Christmas in Japan is a fun, festive time of year. Since there are few Christians in the country, none of the religious connotations associated with Christmas were brought over from the West, and it isn’t a national holiday. However, many of the things traditionally associated with Christmas – festive trees in the shopping malls, Christmas markets, and LED lights – make an appearance, as well as a few unique traditions that are purely Japanese.
A Japanese strawberry shortcake is light and spongy with whipped cream filling and frosting, which is much less sweet than other cake toppers. This treat is sold as ‘Christmas Cake’ in Japan (although it’s also very popular for birthdays) and is a great way to celebrate the season with family and friends.
From Hokkaido to Kyushu, Japan hosts European-style Christmas markets throughout the winter season. Find everything from delicate tree ornaments to hot cider. Try the Tokyo Christmas Market; it’s sponsored by the German Tourism Association and the German Embassy and comes complete with authentic European flair. Visit December 16th-25th in Hibiya Park, 11 AM to 11 PM daily.
Kentucky Fried Chicken on Christmas has been a Japanese tradition since the 1970s, thanks to their catchy slogan and marketing campaign. It’s not uncommon to preorder meals for the week of Christmas weeks in advance, and it’s easily the busiest time of year for the fast food giant.
Christmas wouldn’t be Christmas without a little holiday shopping, and Japanese malls are no stranger to Christmas décor. During this time of year, traditional trees, ornaments, and goods for sale aimed at the holiday shopper can be found at most major malls and department stores, especially in the big cities.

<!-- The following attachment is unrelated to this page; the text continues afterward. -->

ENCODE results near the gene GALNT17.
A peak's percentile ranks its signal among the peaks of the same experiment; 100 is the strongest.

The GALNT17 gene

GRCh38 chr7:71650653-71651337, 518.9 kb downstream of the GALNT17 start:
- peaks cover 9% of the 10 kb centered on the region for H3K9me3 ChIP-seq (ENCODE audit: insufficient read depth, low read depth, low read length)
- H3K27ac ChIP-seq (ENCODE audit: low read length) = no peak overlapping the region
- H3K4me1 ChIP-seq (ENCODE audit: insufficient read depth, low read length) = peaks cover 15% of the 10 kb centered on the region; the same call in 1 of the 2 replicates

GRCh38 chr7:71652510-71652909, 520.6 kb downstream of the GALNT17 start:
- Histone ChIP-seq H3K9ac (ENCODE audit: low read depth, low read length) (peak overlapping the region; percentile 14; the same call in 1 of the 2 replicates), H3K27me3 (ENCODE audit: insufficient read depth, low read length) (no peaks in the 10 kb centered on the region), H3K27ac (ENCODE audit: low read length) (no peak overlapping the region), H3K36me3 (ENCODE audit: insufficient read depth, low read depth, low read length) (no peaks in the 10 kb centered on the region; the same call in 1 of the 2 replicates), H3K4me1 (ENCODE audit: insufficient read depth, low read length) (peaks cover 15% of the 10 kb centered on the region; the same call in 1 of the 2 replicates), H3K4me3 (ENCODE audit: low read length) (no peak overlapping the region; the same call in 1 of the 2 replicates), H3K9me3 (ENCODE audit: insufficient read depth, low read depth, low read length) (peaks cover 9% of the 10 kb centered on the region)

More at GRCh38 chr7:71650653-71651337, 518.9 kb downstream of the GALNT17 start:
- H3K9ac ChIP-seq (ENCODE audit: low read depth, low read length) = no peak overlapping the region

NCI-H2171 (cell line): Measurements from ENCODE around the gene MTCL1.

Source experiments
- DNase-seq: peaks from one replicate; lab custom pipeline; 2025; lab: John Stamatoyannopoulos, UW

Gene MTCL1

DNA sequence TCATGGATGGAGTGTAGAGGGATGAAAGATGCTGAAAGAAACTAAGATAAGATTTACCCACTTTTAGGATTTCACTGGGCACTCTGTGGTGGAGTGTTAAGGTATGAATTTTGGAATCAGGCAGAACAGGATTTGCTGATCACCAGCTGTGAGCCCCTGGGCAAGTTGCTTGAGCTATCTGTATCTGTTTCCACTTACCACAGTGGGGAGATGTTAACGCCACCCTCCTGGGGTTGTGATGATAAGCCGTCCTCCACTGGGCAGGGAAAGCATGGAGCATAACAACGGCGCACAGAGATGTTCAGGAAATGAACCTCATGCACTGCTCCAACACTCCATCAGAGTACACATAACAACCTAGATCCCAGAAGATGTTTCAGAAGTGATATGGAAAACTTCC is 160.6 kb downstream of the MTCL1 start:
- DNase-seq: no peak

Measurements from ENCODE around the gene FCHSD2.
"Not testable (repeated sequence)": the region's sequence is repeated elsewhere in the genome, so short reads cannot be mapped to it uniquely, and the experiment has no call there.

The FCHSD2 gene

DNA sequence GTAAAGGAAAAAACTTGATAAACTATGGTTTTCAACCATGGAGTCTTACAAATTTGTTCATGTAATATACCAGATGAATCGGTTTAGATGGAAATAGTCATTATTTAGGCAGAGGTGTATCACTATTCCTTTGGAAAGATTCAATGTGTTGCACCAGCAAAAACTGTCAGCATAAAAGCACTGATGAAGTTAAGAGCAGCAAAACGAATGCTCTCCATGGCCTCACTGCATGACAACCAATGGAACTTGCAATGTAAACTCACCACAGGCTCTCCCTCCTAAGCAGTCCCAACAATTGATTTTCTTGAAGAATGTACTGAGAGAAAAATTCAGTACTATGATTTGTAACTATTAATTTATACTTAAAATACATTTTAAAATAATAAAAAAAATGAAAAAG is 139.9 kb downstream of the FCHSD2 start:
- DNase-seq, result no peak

It has become commonplace for couples to exchange gifts on Christmas Eve, but rarely anyone else. Since Christmas is not a Japanese tradition, it’s also not traditional to exchange gifts for the occasion. This may be because Japan already has a December gift exchange of its own, the Japanese work-culture tradition of oseibo, when coworkers exchange gifts. Presents are more commonly exchanged for the New Year, which is a much bigger deal in Japan.
Illuminations are one of Japan’s favorite ways to celebrate the winter season. Major malls such as Tokyo Midtown, public parks including Inokashira, and famous landmarks like Tokyo Station all have their own unique winter illumination displays. At this time of year, outdoor strolls, including along the Roppongi Sakurazaka, are especially popular with couples.
Tokyo Disney hosts its annual Christmas parades in December. It’s everything that’s expected of a Christmas parade, from fun, festive costumes and music to candy giveaways and even an appearance by Santa Claus himself. Tokyo Disney is not only a great place for families with children but is also a popular date spot for couples on Christmas Eve.
Christmas Eve in Japan is often thought of as a couples’ holiday, like Valentine’s Day in the West. Japanese couples – especially young couples – like to book dinners at romantic restaurants, and it can often be hard to find a seat. But whichever way you decide to celebrate, be sure to spend the day with your significant other by your side (close friends and family will do in a pinch).